Fight Finance

Courses  Tags  Random  All  Recent  Scores

Question 245  foreign exchange rate, monetary policy, foreign exchange rate direct quote, no explanation

Investors expect Australia's central bank, the RBA, to leave the policy rate unchanged at their next meeting.

Then unexpectedly, the policy rate is reduced due to fears that Australia's GDP growth is slowing.

What do you expect to happen to Australia's exchange rate? Direct and indirect quotes are given from the perspective of an Australian.

The Australian dollar will:



Question 319  foreign exchange rate, monetary policy, American and European terms

Investors expect the Reserve Bank of Australia (RBA) to keep the policy rate steady at their next meeting.

Then unexpectedly, the RBA announce that they will increase the policy rate by 25 basis points due to fears that the economy is growing too fast and that inflation will be above their target rate of 2 to 3 per cent.

What do you expect to happen to Australia's exchange rate in the short term? The Australian dollar is likely to:



Question 320  foreign exchange rate, monetary policy, American and European terms

Investors expect the Reserve Bank of Australia (RBA) to decrease the overnight cash rate at their next meeting.

Then unexpectedly, the RBA announce that they will keep the policy rate unchanged.

What do you expect to happen to Australia's exchange rate in the short term? The Australian dollar is likely to:



Question 321  foreign exchange rate, monetary policy, American and European terms

The market expects the Reserve Bank of Australia (RBA) to increase the policy rate by 25 basis points at their next meeting.

Then unexpectedly, the RBA announce that they will increase the policy rate by 50 basis points due to high future GDP and inflation forecasts.

What do you expect to happen to Australia's exchange rate in the short term? The Australian dollar will:



Question 322  foreign exchange rate, monetary policy, American and European terms

The market expects the Reserve Bank of Australia (RBA) to decrease the policy rate by 25 basis points at their next meeting.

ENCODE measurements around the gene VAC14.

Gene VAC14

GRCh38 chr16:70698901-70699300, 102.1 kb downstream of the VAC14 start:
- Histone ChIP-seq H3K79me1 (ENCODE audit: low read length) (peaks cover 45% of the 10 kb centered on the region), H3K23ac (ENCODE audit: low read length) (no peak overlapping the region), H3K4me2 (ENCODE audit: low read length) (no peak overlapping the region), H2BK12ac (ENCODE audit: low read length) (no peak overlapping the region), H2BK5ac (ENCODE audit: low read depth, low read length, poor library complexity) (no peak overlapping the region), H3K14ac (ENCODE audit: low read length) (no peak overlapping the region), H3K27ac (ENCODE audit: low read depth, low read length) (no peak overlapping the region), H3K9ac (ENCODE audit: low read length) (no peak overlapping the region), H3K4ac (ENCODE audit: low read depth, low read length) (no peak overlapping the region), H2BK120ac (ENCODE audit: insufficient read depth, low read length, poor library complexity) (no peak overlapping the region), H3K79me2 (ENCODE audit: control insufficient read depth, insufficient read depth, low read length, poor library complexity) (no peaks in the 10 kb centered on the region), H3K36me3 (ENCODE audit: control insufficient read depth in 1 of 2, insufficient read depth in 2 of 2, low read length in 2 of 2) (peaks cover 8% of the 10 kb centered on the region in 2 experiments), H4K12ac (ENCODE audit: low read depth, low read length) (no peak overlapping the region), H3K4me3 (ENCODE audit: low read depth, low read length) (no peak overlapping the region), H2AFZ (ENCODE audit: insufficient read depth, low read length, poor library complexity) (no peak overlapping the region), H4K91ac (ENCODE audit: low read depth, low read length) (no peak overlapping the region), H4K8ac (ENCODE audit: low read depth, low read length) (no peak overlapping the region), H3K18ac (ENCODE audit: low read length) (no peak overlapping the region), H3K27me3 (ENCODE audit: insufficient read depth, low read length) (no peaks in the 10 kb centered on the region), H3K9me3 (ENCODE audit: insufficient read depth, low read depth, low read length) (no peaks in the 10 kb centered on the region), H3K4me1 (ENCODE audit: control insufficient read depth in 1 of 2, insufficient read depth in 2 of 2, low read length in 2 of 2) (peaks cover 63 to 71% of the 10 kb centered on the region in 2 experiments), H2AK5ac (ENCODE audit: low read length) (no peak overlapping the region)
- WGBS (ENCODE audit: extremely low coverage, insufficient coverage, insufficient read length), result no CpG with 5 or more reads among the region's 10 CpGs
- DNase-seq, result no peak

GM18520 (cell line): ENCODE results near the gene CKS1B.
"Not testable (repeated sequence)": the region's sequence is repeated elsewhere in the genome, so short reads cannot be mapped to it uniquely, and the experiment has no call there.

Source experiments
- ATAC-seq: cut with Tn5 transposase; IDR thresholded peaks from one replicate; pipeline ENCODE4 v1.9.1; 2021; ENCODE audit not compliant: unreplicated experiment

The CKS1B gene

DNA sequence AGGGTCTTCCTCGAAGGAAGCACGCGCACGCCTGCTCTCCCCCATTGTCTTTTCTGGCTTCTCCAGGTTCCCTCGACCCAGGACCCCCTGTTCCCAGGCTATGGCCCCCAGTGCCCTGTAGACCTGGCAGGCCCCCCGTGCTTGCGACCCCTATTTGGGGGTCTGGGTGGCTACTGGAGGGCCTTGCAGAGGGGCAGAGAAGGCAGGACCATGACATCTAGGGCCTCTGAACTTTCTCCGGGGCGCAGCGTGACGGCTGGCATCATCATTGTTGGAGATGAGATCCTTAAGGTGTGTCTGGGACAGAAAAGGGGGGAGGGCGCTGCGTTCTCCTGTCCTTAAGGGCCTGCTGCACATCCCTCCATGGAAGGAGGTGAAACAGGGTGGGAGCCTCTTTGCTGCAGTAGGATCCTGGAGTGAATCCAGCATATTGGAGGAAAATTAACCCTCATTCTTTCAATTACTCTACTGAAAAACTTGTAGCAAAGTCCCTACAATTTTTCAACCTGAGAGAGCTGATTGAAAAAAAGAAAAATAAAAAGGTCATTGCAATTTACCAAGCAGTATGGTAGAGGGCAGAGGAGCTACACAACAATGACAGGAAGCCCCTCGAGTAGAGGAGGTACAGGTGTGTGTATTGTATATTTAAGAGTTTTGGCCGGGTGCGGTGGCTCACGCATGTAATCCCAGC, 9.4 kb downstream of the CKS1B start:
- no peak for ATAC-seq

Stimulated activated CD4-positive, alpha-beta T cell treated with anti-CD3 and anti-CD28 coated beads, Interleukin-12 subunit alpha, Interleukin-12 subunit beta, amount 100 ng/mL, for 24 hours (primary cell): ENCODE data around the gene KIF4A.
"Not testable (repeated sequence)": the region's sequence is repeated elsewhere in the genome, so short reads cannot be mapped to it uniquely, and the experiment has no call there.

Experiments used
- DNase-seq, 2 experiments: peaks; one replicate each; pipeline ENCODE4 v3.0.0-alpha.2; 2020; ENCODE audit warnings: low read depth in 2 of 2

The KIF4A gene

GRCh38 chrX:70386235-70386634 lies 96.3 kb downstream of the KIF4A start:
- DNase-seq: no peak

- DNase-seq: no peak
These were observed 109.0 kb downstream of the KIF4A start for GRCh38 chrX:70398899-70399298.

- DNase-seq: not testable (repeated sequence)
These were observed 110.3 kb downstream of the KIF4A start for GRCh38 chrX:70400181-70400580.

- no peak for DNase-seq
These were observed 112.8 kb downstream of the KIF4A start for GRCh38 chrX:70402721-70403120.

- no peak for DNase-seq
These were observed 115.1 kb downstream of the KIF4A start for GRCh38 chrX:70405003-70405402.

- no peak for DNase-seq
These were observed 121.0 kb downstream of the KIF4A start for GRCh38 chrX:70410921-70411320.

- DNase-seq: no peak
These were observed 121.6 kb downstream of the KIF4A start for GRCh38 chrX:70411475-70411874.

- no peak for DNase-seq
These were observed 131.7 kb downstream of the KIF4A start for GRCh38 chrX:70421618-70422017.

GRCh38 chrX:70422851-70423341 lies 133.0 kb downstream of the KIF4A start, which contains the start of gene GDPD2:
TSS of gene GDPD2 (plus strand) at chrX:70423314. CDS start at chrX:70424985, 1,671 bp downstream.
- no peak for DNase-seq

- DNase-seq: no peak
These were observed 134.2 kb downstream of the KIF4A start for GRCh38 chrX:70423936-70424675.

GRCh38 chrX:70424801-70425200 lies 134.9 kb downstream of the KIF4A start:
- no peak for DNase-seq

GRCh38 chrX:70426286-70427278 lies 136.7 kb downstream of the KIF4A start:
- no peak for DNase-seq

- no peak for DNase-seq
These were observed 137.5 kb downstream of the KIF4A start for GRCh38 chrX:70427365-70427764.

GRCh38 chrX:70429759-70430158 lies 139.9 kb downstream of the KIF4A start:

Then unexpectedly, the RBA announce that they will decrease the policy rate by 50 basis points due to fears of a recession and deflation.

What do you expect to happen to Australia's exchange rate? The Australian dollar will:



Question 323  foreign exchange rate, monetary policy, American and European terms

The market expects the Reserve Bank of Australia (RBA) to increase the policy rate by 25 basis points at their next meeting.

As expected, the RBA increases the policy rate by 25 basis points.

What do you expect to happen to Australia's exchange rate in the short term? The Australian dollar will:



Question 842  monetary policy, institution

Which Australian institution is in charge of monetary policy?



Question 843  monetary policy, institution, no explanation

The Australian central bank implements monetary policy by directly controlling which interest rate?



Question 846  monetary policy, fiscal policy, no explanation

Below is the Australian central bank’s cash rate.

Graph

From 2011 to 2017 the Australian central bank has implemented:



Question 847  monetary policy, fiscal policy, no explanation

Below is the Australian federal government’s budget balance as a percent of GDP.

Graph

From 2009 to 2016 the Australian federal government has implemented:



Question 848  monetary policy, no explanation

Which of the following is NOT the Australian central bank’s responsibility?



Question 862  yield curve, bond pricing, bill pricing, monetary policy, no explanation

Refer to the below graph when answering the questions.

Graph

Which of the following statements is NOT correct?



Question 883  monetary policy, impossible trinity, foreign exchange rate

It’s often thought that the ideal currency or exchange rate regime would:

1. Be fixed against the USD;

2. Be convertible to and from USD for traders and investors so there are open goods, services and capital markets, and;

3. Allow independent monetary policy set by the country’s central bank, independent of the US central bank. So the country can set its own interest rate independent of the US Federal Reserve’s USD interest rate.

However, not all of these characteristics can be achieved. One must be sacrificed. This is the 'impossible trinity'.

Which of the following exchange rate regimes sacrifices convertibility?



Question 884  monetary policy, impossible trinity, foreign exchange rate, no explanation

According to the impossible trinity, a currency can only have two of these three desirable traits: be fixed against the USD; convertible to and from USD for traders and investors so there are open goods, services and capital markets; and allow independent monetary policy set by the country’s central bank, independent of the US central bank.

Which of the following exchange rate regimes sacrifices fixing the exchange rate to the USD? In other words, which regime uses a floating exchange rate?